The current compulsory threshold for VAT registration is £83,000 which means if your turnover in the last 12 months is over this figure or it is likely to go over in the next twelve months you will need to think about registering your business for VAT. We can advise you on the whole process and help you to decide which VAT scheme to go on to save you the most money. It may even be worth you registering for VAT voluntarily as for some businesses this means they can claim back considerable amounts of VAT they have paid out or even make additional profits from charging VAT to their customers and paying it over at a lower rate.

Are there any VAT exemptions?

There are some exemptions available for some trades but you need to be very careful not to misunderstand the guidance available from HMRC as there are hefty penalties for those who get it wrong despite this area being a minefield of information:

https://www.gov.uk/vat-registration

Do I have to have a payroll scheme?

If you are paying any individuals to assist you with your business and they meet HMRC’s guidance for what is deemed “employment” rather than “self-employment” then you will need to administer a payroll scheme to ensure they are being taxed appropriately. If you fail to do this you can be held responsible for the tax and national insurance that you should have deducted from them and passed over to HMRC. We can advise you on whether you require a payroll scheme and also run it for you in full right through to providing payslips for your staff and even physically making the BACS payments into their accounts on pay day. If you are a one man band limited company you may still benefit from setting up a payroll scheme to take advantage of the tax free personal allowance you can pay yourself. We can look at your individual circumstances and advise you on the best course of action.

If I need someone to work for me are there any alternative ways to pay them other than PAYE?

You may be eligible to pay some of your team on a self-employed basis which means they will be responsible for their own tax and NI. We can help you decide if any of your team meet the criteria and ensure that you meet your responsibilities as a business owner.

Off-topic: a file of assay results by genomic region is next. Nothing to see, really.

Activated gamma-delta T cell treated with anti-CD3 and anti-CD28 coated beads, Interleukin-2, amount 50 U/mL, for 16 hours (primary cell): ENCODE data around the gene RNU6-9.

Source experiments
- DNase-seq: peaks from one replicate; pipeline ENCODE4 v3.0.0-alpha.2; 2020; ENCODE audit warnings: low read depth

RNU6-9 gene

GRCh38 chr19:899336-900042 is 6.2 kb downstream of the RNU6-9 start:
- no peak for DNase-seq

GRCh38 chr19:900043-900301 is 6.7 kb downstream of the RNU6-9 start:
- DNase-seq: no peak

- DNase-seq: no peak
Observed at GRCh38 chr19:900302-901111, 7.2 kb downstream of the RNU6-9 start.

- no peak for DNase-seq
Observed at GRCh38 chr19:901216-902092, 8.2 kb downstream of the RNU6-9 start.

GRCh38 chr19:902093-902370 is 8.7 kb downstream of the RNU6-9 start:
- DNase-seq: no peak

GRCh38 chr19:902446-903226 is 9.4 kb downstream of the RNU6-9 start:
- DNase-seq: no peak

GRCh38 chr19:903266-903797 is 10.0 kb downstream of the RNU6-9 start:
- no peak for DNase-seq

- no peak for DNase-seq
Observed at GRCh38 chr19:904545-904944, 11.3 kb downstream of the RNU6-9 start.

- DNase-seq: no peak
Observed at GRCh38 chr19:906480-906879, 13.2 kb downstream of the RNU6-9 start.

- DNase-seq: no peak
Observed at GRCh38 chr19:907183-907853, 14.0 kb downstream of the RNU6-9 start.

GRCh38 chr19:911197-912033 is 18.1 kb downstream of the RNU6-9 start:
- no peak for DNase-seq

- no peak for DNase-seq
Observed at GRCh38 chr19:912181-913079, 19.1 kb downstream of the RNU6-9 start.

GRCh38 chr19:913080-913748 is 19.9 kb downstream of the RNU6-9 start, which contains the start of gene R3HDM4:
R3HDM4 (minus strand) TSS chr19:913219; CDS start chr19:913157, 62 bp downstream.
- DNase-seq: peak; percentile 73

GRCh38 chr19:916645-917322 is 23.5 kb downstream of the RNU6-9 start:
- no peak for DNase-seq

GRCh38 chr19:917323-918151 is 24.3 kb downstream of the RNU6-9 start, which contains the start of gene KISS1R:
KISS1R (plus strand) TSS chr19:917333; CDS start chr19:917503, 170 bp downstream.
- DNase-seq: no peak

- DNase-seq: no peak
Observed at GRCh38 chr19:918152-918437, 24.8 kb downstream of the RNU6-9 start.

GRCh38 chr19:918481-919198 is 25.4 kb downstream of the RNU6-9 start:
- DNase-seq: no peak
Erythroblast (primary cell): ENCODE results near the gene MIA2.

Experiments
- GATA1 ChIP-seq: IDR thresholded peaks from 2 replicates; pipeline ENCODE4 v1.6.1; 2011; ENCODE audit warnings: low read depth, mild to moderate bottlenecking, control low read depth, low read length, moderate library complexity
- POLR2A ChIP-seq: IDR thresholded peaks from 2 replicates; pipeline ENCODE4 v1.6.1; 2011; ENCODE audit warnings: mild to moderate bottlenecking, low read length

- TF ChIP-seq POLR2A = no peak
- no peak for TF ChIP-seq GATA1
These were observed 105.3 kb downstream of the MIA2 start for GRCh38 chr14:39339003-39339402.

Where is there information available to help me?

There is a lot of information available to help you on HMRC’s website:

https://www.gov.uk/government/organisations/hm-revenue-customs

We will always be very happy to help you translate any of the technical jargon you find or direct you towards the right section.

Do I need an accountant or a bookkeeper?

It is not a legal requirement for an accountant or bookkeeper to file any of your statutory documents but when considering doing it yourself we would ask you to consider the following:

  • Recognise your strengths and focus on what makes you money
  • Understand that the limitations to your knowledge will cost you money in both the lost value of your time and in actual tax paid
  • Remember that accountancy fees are tax deductible

How can I make the most of my accountant:

If you are not happy with your current accountant it is very easy to switch to us here at Bells Accountants but whether you use us or another accountant please bear in mind the following:

  • Utilise free consultations – most accountants will provide at least one free consultation to find out about your requirements – make the most of this and ask away!!
  • Get a second opinion – if you are not 100% confident about any advice you have been given check it out with another professional.
  • Find an accountant that you can talk to – approachability and free communication is the key to a good working relationship
  • Prepare for meetings – ideally write an agenda but if you don’t have time for that at least note down the questions you would like answered so you don’t forget anything.
  • Organise your paperwork – make sure all the documentation you need to give your accountant is in one place – even if it’s in a shoe box! It speeds everything up considerably when it comes to your year end and saves you time searching for important documents later.
  • Brief properly on questions and ask for further explanation if necessary – when asking us a question make sure you include as much information as possible on your circumstances so that we are fully informed and can advise you as best we can. If you don’t understand the response – ask again for clarification! There is no shame in wanting to fully understand an answer you have given – after all we would struggle to do your job so we don’t expect you to know how to do ours, that’s what you pay us for!
  • Never be afraid to ask and keep talking to us – Keep us posted as much as you can about your dreams and aspirations for your business and involve us in as many business decisions as you can. We can only properly advice you if we are aware of what is going on with your business and what direction you are going in. Particularly if you are looking at investing in a major new asset or taking on a new member of staff, there is absolutely better and worse times to do this so let us help you decide if now is the right time!